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How to Use the Images

 

Inquiry Question

Historical Context

Maps

Readings


Photo 1
Photo 2
Photo 3
Photo 4
Photo 5




Activities

Table of
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Visual Evidence

Illustration 1a: The Mesilla Valley Just Below the Leasburg Diversion Dam Today: northern portion[Illustration 1a: The Mesilla Valley Just Below the Leasburg Diversion Dam Today: northern portion] with link to larger version of photo.

(Elephant Butte Irrigation District [Doņa Ana County, New Mexico] National Register Nomination)


Illustration 1b: The Mesilla Valley Just Below the Leasburg Diversion Dam Today: southern portion

[Illustration 1b: The Mesilla Valley Just Below the Leasburg Diversion Dam Today: southern portion] with link to larger version of photo.
(Elephant Butte Irrigation District [Doña Ana County, New Mexico] National Register Nomination)


The U.S. Geological Survey map from which this detail was taken is part of the National Register nomination for the Elephant Butte Irrigation District. The two sections overlap somewhat and the northern section is wider than the southern one. They can be combined by aligning them on the Rio Grande and the Leasburg Canal.


Questions for Illustrations 1a and 1b

1. Find the Leasburg Diversion Dam at the top of the illustration. This section of the canal map shows the oldest part of the Rio Grande Project. How long did it take to complete this part of the Project (refer to Reading 3, if necessary)? The illustration shows the Mesilla Valley between the Leasburg Diversion Dam and the town of Leasburg, which is about 12 miles north of Las Cruces. Find this area on Map 2. How much of the whole Rio Grande Project does this illustration represent?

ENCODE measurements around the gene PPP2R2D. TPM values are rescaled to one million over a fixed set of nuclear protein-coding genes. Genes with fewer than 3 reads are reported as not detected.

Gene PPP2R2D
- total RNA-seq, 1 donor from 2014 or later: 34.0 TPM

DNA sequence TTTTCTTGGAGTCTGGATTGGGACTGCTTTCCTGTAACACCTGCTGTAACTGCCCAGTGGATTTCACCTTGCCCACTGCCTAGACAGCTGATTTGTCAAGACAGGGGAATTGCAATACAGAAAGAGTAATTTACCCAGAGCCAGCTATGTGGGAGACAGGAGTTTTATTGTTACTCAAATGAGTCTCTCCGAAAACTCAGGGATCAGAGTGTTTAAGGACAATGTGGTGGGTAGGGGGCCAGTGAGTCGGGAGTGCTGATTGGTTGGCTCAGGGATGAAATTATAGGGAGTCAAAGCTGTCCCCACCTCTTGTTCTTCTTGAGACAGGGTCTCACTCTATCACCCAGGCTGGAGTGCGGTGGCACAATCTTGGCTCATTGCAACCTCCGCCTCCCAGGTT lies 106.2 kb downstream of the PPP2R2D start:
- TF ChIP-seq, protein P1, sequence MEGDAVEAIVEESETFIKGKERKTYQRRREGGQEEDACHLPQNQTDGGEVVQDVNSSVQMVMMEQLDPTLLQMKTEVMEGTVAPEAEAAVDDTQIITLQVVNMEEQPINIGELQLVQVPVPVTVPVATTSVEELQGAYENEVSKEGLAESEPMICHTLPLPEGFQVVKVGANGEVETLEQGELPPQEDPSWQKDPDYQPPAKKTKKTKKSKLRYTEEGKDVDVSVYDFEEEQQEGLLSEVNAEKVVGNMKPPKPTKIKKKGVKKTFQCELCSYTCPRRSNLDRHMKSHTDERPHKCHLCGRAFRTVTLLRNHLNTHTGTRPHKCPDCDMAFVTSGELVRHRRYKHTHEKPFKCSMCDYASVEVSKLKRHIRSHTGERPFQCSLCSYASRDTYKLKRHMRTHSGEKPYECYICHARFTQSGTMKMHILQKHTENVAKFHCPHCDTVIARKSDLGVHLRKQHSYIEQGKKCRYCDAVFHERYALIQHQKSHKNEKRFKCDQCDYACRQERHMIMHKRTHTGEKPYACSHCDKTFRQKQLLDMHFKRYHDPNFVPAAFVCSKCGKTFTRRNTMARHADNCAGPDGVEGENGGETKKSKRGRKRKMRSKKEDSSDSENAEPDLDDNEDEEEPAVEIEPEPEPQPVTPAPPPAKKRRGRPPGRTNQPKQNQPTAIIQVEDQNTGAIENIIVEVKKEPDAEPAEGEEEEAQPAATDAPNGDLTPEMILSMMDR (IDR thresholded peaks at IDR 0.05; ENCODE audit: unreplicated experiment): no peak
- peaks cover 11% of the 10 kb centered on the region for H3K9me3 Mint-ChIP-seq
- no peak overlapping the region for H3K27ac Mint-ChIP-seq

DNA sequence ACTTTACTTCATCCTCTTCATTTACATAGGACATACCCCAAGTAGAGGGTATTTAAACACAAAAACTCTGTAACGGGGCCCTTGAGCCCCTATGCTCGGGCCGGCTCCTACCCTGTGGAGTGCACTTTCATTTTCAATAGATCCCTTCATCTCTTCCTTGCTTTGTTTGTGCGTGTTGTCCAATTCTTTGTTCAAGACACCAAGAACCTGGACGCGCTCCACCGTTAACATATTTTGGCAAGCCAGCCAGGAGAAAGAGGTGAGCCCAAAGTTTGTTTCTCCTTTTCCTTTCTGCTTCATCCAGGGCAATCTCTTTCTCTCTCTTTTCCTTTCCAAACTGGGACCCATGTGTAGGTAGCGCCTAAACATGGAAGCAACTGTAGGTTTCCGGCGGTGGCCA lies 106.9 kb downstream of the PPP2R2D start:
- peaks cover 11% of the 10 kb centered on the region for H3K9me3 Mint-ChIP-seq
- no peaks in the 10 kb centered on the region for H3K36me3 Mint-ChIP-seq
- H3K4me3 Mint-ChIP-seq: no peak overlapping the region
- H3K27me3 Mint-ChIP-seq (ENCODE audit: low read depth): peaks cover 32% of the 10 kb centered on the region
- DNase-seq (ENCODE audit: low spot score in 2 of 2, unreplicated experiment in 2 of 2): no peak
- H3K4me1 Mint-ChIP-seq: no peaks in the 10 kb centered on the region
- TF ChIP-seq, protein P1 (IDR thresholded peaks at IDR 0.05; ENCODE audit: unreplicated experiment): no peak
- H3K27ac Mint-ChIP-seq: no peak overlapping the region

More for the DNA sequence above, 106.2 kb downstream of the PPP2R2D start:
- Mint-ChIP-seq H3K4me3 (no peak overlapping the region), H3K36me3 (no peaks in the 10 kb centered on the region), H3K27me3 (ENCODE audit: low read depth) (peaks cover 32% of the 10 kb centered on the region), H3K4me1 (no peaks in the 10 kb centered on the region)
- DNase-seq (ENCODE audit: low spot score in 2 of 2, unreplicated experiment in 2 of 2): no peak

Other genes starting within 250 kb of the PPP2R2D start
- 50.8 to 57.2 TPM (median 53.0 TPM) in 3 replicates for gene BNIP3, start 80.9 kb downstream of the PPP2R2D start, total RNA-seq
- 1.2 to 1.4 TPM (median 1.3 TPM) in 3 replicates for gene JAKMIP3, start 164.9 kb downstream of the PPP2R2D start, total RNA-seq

2. This illustration is a topographic map, much like the ones that Reclamation created when they were planning the Rio Grande Project. Topographic maps use contour lines to represent the shape of the earth's surface. This map uses brown lines to represent elevation in feet. The darker brown lines are marked with a number that represents the elevation above sea level. See if you can find the darker brown lines marked "4000" on either side of the river. Trace these lines with a pencil. They mark where the ground starts to rise and generally represent the boundaries of the valley floor. How would you describe the location of the Leasburg Canal in relationship to that contour line? Why do you think the canal was located there?

3. How many laterals (marked "LAT") can you find? Where do they start? Where do they end? Find the Selden Drain. Where does it begin? Where does it end? How can you tell?

4. This map does not show the smaller drains or laterals. The smaller laterals carry the water to the individual fields that cover the valley floor. Find the areas marked with small green dots. This symbol represents orchards. What kinds of trees are likely to be found here (refer to Reading 3, if necessary).

Click for a larger version ofo Illustrations 1a and 1b.

 

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National Park Service arrowhead with link to NPS website.